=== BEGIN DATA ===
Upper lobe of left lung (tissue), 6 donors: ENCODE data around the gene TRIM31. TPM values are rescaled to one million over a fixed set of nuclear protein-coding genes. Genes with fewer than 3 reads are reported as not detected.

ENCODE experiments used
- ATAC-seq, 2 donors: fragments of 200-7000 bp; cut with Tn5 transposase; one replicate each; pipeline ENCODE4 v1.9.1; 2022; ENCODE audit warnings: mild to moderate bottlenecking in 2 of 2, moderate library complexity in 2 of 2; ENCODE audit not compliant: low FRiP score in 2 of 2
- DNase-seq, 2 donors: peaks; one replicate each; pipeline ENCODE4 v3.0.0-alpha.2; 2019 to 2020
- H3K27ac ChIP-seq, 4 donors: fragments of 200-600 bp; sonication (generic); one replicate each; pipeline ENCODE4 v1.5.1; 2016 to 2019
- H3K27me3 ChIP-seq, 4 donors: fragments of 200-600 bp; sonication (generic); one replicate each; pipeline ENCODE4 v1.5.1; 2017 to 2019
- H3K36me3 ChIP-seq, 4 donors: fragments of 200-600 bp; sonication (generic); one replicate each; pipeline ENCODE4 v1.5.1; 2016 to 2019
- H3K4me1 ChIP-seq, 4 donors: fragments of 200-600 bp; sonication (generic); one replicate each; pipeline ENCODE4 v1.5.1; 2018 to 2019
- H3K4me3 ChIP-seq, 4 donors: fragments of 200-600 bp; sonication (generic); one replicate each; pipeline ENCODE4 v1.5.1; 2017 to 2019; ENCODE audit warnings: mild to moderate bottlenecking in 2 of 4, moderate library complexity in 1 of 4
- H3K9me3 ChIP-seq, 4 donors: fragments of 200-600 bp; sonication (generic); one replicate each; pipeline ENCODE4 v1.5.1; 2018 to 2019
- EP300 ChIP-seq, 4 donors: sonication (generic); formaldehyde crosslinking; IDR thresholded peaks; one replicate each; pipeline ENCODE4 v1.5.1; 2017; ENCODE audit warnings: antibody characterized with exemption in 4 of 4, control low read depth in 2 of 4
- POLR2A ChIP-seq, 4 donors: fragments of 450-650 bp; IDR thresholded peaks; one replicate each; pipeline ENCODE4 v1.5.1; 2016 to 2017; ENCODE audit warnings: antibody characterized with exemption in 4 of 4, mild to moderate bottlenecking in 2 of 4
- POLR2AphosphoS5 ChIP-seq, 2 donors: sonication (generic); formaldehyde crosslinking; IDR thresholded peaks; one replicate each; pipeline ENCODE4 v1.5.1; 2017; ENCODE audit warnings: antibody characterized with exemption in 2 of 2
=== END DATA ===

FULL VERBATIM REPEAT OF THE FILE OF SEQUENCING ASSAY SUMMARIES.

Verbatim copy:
Upper lobe of left lung (tissue), 6 donors: ENCODE data around the gene TRIM31. TPM values are rescaled to one million over a fixed set of nuclear protein-coding genes. Genes with fewer than 3 reads are reported as not detected.

ENCODE experiments used
- ATAC-seq, 2 donors: fragments of 200-7000 bp; cut with Tn5 transposase; one replicate each; pipeline ENCODE4 v1.9.1; 2022; ENCODE audit warnings: mild to moderate bottlenecking in 2 of 2, moderate library complexity in 2 of 2; ENCODE audit not compliant: low FRiP score in 2 of 2
- DNase-seq, 2 donors: peaks; one replicate each; pipeline ENCODE4 v3.0.0-alpha.2; 2019 to 2020
- H3K27ac ChIP-seq, 4 donors: fragments of 200-600 bp; sonication (generic); one replicate each; pipeline ENCODE4 v1.5.1; 2016 to 2019
- H3K27me3 ChIP-seq, 4 donors: fragments of 200-600 bp; sonication (generic); one replicate each; pipeline ENCODE4 v1.5.1; 2017 to 2019
- H3K36me3 ChIP-seq, 4 donors: fragments of 200-600 bp; sonication (generic); one replicate each; pipeline ENCODE4 v1.5.1; 2016 to 2019
- H3K4me1 ChIP-seq, 4 donors: fragments of 200-600 bp; sonication (generic); one replicate each; pipeline ENCODE4 v1.5.1; 2018 to 2019
- H3K4me3 ChIP-seq, 4 donors: fragments of 200-600 bp; sonication (generic); one replicate each; pipeline ENCODE4 v1.5.1; 2017 to 2019; ENCODE audit warnings: mild to moderate bottlenecking in 2 of 4, moderate library complexity in 1 of 4
- H3K9me3 ChIP-seq, 4 donors: fragments of 200-600 bp; sonication (generic); one replicate each; pipeline ENCODE4 v1.5.1; 2018 to 2019
- EP300 ChIP-seq, 4 donors: sonication (generic); formaldehyde crosslinking; IDR thresholded peaks; one replicate each; pipeline ENCODE4 v1.5.1; 2017; ENCODE audit warnings: antibody characterized with exemption in 4 of 4, control low read depth in 2 of 4
- POLR2A ChIP-seq, 4 donors: fragments of 450-650 bp; IDR thresholded peaks; one replicate each; pipeline ENCODE4 v1.5.1; 2016 to 2017; ENCODE audit warnings: antibody characterized with exemption in 4 of 4, mild to moderate bottlenecking in 2 of 4
- POLR2AphosphoS5 ChIP-seq, 2 donors: sonication (generic); formaldehyde crosslinking; IDR thresholded peaks; one replicate each; pipeline ENCODE4 v1.5.1; 2017; ENCODE audit warnings: antibody characterized with exemption in 2 of 2